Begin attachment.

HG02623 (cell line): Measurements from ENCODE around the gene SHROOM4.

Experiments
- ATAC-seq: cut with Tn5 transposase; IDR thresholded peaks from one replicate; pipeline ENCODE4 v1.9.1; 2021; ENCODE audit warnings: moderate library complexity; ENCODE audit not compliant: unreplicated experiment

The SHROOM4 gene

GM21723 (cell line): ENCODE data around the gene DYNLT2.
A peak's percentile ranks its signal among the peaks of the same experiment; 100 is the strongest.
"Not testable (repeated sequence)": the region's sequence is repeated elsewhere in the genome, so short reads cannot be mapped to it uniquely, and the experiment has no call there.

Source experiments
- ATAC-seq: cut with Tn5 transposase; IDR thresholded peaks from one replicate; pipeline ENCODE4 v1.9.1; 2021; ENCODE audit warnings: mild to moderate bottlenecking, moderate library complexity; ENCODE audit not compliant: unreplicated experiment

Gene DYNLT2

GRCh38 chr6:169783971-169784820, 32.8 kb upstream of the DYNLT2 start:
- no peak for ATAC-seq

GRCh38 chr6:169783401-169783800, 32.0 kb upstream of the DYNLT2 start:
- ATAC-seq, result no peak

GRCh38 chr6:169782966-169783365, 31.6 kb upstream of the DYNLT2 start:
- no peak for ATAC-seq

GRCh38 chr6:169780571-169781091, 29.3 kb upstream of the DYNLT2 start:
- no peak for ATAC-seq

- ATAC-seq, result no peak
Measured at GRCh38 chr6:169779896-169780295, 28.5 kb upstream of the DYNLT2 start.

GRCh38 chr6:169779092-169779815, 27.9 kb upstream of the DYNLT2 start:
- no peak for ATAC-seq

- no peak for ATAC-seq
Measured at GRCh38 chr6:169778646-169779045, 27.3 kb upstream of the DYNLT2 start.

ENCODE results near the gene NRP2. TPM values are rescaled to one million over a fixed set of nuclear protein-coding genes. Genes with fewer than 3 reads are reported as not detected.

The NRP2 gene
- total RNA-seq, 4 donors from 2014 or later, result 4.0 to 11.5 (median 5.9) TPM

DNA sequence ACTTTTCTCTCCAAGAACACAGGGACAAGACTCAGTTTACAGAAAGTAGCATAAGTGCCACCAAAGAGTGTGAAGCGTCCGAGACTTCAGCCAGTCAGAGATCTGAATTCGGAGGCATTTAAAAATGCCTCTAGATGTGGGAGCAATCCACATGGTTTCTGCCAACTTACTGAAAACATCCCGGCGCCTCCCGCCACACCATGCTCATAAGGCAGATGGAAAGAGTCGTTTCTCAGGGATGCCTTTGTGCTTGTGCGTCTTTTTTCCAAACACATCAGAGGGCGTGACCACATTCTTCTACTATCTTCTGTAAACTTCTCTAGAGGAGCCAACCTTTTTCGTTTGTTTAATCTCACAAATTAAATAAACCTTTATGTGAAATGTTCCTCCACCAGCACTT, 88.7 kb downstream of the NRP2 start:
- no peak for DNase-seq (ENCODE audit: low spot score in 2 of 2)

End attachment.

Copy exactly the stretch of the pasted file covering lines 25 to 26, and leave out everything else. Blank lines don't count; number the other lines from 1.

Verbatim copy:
ENCODE results near the gene NRP2. TPM values are rescaled to one million over a fixed set of nuclear protein-coding genes. Genes with fewer than 3 reads are reported as not detected.

The NRP2 gene